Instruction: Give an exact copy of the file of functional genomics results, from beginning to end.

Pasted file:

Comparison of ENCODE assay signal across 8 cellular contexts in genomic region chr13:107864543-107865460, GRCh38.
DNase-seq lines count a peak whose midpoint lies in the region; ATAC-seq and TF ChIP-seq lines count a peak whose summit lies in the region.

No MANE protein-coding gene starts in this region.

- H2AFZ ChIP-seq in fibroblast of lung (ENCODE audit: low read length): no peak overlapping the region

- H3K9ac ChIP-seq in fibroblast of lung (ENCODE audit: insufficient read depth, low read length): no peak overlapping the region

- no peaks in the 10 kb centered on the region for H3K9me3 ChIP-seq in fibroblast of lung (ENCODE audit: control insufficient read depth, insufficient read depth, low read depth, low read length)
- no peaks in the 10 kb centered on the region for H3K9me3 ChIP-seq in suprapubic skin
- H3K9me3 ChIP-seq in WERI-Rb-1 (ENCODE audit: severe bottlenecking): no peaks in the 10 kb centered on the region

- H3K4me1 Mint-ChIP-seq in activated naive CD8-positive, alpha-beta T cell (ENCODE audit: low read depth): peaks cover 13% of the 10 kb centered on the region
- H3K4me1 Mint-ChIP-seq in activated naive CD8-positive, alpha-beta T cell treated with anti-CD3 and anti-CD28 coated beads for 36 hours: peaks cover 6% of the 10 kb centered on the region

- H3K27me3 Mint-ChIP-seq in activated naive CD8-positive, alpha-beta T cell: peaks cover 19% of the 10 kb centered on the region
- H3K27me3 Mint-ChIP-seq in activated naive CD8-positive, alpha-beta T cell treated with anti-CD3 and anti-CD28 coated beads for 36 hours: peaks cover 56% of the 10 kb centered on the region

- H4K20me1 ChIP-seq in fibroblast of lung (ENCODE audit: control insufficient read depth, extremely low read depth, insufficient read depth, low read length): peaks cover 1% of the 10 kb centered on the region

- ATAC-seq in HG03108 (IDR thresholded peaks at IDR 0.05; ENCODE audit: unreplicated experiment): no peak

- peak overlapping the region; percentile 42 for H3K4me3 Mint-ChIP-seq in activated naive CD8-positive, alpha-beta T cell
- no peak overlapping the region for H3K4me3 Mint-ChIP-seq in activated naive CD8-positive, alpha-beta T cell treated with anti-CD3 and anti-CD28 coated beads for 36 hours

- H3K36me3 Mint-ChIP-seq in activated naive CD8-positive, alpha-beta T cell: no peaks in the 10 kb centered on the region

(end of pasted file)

Comparison of ENCODE assay signal across 8 cellular contexts in genomic region chr13:107864543-107865460, GRCh38.
DNase-seq lines count a peak whose midpoint lies in the region; ATAC-seq and TF ChIP-seq lines count a peak whose summit lies in the region.

No MANE protein-coding gene starts in this region.

- H2AFZ ChIP-seq in fibroblast of lung (ENCODE audit: low read length): no peak overlapping the region

- H3K9ac ChIP-seq in fibroblast of lung (ENCODE audit: insufficient read depth, low read length): no peak overlapping the region

- no peaks in the 10 kb centered on the region for H3K9me3 ChIP-seq in fibroblast of lung (ENCODE audit: control insufficient read depth, insufficient read depth, low read depth, low read length)
- no peaks in the 10 kb centered on the region for H3K9me3 ChIP-seq in suprapubic skin
- H3K9me3 ChIP-seq in WERI-Rb-1 (ENCODE audit: severe bottlenecking): no peaks in the 10 kb centered on the region

- H3K4me1 Mint-ChIP-seq in activated naive CD8-positive, alpha-beta T cell (ENCODE audit: low read depth): peaks cover 13% of the 10 kb centered on the region
- H3K4me1 Mint-ChIP-seq in activated naive CD8-positive, alpha-beta T cell treated with anti-CD3 and anti-CD28 coated beads for 36 hours: peaks cover 6% of the 10 kb centered on the region

- H3K27me3 Mint-ChIP-seq in activated naive CD8-positive, alpha-beta T cell: peaks cover 19% of the 10 kb centered on the region
- H3K27me3 Mint-ChIP-seq in activated naive CD8-positive, alpha-beta T cell treated with anti-CD3 and anti-CD28 coated beads for 36 hours: peaks cover 56% of the 10 kb centered on the region

- H4K20me1 ChIP-seq in fibroblast of lung (ENCODE audit: control insufficient read depth, extremely low read depth, insufficient read depth, low read length): peaks cover 1% of the 10 kb centered on the region

- ATAC-seq in HG03108 (IDR thresholded peaks at IDR 0.05; ENCODE audit: unreplicated experiment): no peak

- peak overlapping the region; percentile 42 for H3K4me3 Mint-ChIP-seq in activated naive CD8-positive, alpha-beta T cell
- no peak overlapping the region for H3K4me3 Mint-ChIP-seq in activated naive CD8-positive, alpha-beta T cell treated with anti-CD3 and anti-CD28 coated beads for 36 hours

- H3K36me3 Mint-ChIP-seq in activated naive CD8-positive, alpha-beta T cell: no peaks in the 10 kb centered on the region